Presentation on theme: "Terrestrial Ecology section of the EIA for the proposed desalination plant at Mile 6 Presented by: Reagan Chunga Integrated Environmental Consultants Namibia."— Presentation transcript:
Terrestrial Ecology section of the EIA for the proposed desalination plant at Mile 6 Presented by: Reagan Chunga Integrated Environmental Consultants Namibia (IECN) 21 April 2009
Background Coast: unique biodiversity, of global significance Many endemic animals, breeding bird colonies, specialised fog-dependent lichens & vegetation, succulent flora, reptiles etc. Around 1,6 million birds belonging to 73 species regularly occur along the coastline; up to 770 birds per km of beach Namibia’s coastal zones are considered as refuges for a number of endangered species. The protection of the coastline has a high priority on the political agenda at all levels More than 90% of the two coastal regions fall within Namibia’s national protected areas system
Background (cont.) Most of the coastal areas fall within a series of contiguous protected and recreational areas, namely the Skeleton Coast National Park, the National West Coast Tourist Recreation Area, the Namib- Naukluft National Park and the recently proposed Sperrgebiet National Park The construction and operation of desalination plant and supporting infrastructure will negatively affect on the terrestrial ecology
Methodology a. a. Site visit and field assessment of proposed sites/area for all infrastructure to be developed b. b. Review of relevant documentation c. c. Focal interviews/consultation (Rod Braby, Dr. Joh Henschel & John Pallet) d. d. Specialist workshops e. e. Prepare draft report f. f. Revisions based on reviews
1. 1.The desalination plant including a new power sub-station and water reservoir a. a. Overall description of the site The site of the desalination plant is highly disturbed, Is currently being used developments and off-road driving The beach area is used for recreation purposes The seaside part of the site is covered with very loose sea sand 2–3m thick.
b. b. Flora a small percentage of the site is covered by plants mainly kuntze’s brownanthus, psilocaulon species, pencil bush & red fingers Both the species observed on the site are endemic to Namibia & occur mainly along the coastline
c. c. Fauna During the specialist site visit the site had no significant faunal representation From literature review the following species occur in that area: tenebrionid beetle (Zophosis gracilipes) light tan coloured beetle (Pachyphaleria capensis) The drift line consists of: species of stranded kelp of the genus Ecklonia Tan beetles, sand hoppers and isopods Common predators on the beaches include: gerbils Jackals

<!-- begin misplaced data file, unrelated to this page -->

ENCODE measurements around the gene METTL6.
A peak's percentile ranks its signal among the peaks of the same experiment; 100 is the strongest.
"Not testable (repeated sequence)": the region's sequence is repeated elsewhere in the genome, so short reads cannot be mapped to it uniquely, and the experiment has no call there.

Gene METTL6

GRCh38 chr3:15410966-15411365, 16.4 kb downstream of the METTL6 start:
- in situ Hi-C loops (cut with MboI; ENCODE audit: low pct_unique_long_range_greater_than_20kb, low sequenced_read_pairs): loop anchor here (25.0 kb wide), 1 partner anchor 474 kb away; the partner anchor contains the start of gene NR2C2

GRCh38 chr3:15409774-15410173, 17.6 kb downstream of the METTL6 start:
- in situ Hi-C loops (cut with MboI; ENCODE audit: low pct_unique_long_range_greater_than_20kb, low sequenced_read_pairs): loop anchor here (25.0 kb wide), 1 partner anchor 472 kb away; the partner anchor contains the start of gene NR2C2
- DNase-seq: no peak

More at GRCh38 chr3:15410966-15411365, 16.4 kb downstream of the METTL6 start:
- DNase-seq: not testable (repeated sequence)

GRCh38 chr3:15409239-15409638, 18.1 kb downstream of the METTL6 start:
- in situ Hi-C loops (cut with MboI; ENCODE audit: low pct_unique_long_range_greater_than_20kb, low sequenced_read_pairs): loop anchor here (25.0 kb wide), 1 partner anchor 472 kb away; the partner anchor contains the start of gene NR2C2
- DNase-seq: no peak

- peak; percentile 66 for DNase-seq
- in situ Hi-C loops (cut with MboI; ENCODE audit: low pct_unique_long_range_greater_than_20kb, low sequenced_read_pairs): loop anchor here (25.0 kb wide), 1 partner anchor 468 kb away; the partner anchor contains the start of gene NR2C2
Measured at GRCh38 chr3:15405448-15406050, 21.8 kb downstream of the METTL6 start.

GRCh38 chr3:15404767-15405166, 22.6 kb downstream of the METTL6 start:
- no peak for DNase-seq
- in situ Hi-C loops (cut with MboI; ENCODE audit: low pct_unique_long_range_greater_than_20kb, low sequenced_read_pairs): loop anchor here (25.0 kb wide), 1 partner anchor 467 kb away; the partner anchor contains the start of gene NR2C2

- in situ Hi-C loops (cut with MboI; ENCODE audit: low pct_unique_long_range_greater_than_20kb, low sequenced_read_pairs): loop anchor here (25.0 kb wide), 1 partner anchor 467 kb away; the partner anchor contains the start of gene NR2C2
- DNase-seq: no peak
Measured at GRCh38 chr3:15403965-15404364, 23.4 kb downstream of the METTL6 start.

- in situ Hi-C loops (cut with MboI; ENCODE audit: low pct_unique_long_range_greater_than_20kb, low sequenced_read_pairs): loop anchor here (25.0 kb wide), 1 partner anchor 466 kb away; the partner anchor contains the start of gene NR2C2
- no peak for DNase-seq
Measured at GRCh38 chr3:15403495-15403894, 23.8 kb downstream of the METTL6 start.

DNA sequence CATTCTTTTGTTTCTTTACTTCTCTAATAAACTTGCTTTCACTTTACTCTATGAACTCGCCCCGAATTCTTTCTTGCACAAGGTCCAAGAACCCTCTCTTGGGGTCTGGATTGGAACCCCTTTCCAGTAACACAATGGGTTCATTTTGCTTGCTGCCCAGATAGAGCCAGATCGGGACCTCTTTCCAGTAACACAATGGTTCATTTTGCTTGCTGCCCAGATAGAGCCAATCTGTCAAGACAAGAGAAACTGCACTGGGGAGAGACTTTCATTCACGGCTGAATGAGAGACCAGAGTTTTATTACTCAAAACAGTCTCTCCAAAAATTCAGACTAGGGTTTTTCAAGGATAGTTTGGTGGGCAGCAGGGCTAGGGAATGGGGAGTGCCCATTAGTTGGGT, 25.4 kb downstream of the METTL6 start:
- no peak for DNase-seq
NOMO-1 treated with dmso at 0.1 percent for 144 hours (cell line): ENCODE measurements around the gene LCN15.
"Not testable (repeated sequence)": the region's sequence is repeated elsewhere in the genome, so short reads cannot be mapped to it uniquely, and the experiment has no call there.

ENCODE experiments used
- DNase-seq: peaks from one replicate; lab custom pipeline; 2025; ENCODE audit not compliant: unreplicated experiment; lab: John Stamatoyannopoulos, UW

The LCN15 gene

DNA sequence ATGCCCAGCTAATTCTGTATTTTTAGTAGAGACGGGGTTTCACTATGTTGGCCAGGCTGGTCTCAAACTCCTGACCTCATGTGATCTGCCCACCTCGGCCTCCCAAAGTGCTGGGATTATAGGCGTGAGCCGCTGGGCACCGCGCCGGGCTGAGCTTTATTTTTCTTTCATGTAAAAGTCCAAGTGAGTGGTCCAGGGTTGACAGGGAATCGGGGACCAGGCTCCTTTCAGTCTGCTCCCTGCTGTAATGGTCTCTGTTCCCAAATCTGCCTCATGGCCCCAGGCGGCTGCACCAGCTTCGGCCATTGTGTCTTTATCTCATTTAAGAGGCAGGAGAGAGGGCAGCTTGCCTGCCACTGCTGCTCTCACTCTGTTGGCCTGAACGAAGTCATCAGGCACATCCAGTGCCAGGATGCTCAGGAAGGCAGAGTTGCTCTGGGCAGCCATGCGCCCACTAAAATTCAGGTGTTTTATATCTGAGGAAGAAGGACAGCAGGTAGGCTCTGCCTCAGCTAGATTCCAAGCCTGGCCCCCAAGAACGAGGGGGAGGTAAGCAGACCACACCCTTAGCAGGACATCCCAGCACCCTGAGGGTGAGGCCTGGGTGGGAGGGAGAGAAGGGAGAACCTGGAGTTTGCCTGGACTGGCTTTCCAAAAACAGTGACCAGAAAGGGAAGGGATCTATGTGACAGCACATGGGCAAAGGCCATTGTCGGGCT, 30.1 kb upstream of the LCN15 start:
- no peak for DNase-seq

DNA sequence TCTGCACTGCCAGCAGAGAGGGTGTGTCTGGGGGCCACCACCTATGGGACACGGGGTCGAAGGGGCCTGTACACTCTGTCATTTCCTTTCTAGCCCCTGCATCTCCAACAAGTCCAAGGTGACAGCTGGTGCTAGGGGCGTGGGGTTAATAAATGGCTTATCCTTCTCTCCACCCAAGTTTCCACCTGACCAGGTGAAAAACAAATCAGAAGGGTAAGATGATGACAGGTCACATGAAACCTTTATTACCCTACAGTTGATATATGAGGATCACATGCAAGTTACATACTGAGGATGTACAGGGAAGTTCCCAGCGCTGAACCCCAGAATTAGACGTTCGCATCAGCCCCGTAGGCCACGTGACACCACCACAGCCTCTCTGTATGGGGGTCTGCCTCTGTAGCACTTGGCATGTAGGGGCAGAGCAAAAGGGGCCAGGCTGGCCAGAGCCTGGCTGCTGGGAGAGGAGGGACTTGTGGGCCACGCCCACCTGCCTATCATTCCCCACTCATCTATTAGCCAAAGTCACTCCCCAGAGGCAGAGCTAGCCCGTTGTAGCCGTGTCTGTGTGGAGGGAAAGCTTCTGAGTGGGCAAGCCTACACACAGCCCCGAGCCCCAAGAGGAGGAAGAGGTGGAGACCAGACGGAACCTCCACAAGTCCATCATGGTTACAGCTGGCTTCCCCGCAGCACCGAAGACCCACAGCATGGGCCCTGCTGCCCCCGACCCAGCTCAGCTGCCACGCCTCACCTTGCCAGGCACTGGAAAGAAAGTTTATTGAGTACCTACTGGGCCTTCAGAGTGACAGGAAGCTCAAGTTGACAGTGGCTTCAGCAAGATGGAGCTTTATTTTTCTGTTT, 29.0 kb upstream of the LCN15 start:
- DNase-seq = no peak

2. 2.Mile 6-Swakopmund water pipeline, linking with the Omdel – Swakopmund pipeline a. a. Overall description of the site The area where the pipeline is to be constructed has similar characteristics as the desalination site. It runs from the coastline where it’s very disturbed with very less biodiversity. The beach part is highly disturbed, and continues to be used for developments and off-road driving, Similarly, the beach area is used for recreation purposes
b. b. Flora The beach part of the pipeline is covered by plants mainly kuntze’s brownanthus, psilocaulon species, pencil bush and red fingers Both the species observed on the site are endemic to Namibia & occur mainly along the coastline
c. c. Fauna During the specialist site visit the site had no significant faunal representation. Literature reviewed indicates that sandy beaches are known to be habitat to a number of different species. Seely (1987) identifies tenebrionid beetle (Zophosis gracilipes) as one of the species which can be commonly found on the beaches, together with a light tan coloured beetle. This tan beetle (Pachyphaleria capensis) Common predators on the beaches include gerbils and jackals. The drift-line, consists mainly of species of stranded kelp of the genus Ecklonia, tan beetles, sand hoppers and isopods
3. 3.Transmission power-line and associated service road a. a. Overall description of the site The power-line route traverses the width of the Namib Desert from about 44 km inland to the coast itself, an area that has a pronounced climatic gradient The 1.4km wide strip is mainly dominated by low lying areas, with low biodiversity & dolerite ridges with high biodiversity. The dolerite ridges appear to be more heavily vegetated & bear more plant species than lower lying areas. The plants on these ridges differ somewhat from the surrounding areas. Lichens are particularly abundant on the ridges & hoodia currori
b. b. Flora Divided into two main habitat types, namely: The dolerite ridges and the lower laying areas. The dolerite ridges consist of lichen fields and other species like hoodia currori. Hoodia currori is protected in Namibia & it is currently listed in Appendix II in CITES The lower lying area has less biodiversity The plant cover on this area is very spares A few annual grass species could be seen during the specialist visit to the site. From literature the following species could be identified Blepharis grossa (a small and very spiny shrub), and larger shrubs such as Arthraerua leubnitziae (pencil bush), Zygophyllum stapfii (dollar bush) & Salsola sp (gannabos). Occasional specimens of Commiphora saxicola & Sarcocaulon marlothi (bushman’s candle) & Lichens